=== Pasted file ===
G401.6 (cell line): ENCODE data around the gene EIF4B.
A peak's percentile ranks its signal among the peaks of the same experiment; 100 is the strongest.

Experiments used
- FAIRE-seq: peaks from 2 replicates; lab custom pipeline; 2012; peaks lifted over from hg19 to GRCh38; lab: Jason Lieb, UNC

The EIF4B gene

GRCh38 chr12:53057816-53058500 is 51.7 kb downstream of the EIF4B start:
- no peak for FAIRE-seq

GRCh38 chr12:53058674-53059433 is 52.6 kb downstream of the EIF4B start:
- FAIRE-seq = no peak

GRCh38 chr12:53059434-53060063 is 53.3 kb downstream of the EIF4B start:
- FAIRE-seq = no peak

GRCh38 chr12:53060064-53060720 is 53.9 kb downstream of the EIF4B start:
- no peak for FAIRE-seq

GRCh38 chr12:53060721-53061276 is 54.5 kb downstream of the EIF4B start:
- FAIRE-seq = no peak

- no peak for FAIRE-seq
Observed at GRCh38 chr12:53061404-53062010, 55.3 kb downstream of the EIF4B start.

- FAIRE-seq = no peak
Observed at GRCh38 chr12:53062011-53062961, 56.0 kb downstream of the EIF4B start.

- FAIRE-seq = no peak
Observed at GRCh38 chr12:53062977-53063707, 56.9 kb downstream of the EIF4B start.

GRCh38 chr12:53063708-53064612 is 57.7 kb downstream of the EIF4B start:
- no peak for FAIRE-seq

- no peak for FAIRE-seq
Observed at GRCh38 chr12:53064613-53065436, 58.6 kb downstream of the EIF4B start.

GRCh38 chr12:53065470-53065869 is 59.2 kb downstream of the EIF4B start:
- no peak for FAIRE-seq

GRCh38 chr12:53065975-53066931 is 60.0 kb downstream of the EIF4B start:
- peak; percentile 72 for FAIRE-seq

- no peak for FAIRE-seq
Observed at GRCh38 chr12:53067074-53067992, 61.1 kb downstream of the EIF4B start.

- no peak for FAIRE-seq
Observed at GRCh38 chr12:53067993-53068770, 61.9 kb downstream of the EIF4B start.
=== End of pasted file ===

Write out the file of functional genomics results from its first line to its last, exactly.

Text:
G401.6 (cell line): ENCODE data around the gene EIF4B.
A peak's percentile ranks its signal among the peaks of the same experiment; 100 is the strongest.

Experiments used
- FAIRE-seq: peaks from 2 replicates; lab custom pipeline; 2012; peaks lifted over from hg19 to GRCh38; lab: Jason Lieb, UNC

The EIF4B gene

GRCh38 chr12:53057816-53058500 is 51.7 kb downstream of the EIF4B start:
- no peak for FAIRE-seq

GRCh38 chr12:53058674-53059433 is 52.6 kb downstream of the EIF4B start:
- FAIRE-seq = no peak

GRCh38 chr12:53059434-53060063 is 53.3 kb downstream of the EIF4B start:
- FAIRE-seq = no peak

GRCh38 chr12:53060064-53060720 is 53.9 kb downstream of the EIF4B start:
- no peak for FAIRE-seq

GRCh38 chr12:53060721-53061276 is 54.5 kb downstream of the EIF4B start:
- FAIRE-seq = no peak

- no peak for FAIRE-seq
Observed at GRCh38 chr12:53061404-53062010, 55.3 kb downstream of the EIF4B start.

- FAIRE-seq = no peak
Observed at GRCh38 chr12:53062011-53062961, 56.0 kb downstream of the EIF4B start.

- FAIRE-seq = no peak
Observed at GRCh38 chr12:53062977-53063707, 56.9 kb downstream of the EIF4B start.

GRCh38 chr12:53063708-53064612 is 57.7 kb downstream of the EIF4B start:
- no peak for FAIRE-seq

- no peak for FAIRE-seq
Observed at GRCh38 chr12:53064613-53065436, 58.6 kb downstream of the EIF4B start.

GRCh38 chr12:53065470-53065869 is 59.2 kb downstream of the EIF4B start:
- no peak for FAIRE-seq

GRCh38 chr12:53065975-53066931 is 60.0 kb downstream of the EIF4B start:
- peak; percentile 72 for FAIRE-seq

- no peak for FAIRE-seq
Observed at GRCh38 chr12:53067074-53067992, 61.1 kb downstream of the EIF4B start.

- no peak for FAIRE-seq
Observed at GRCh38 chr12:53067993-53068770, 61.9 kb downstream of the EIF4B start.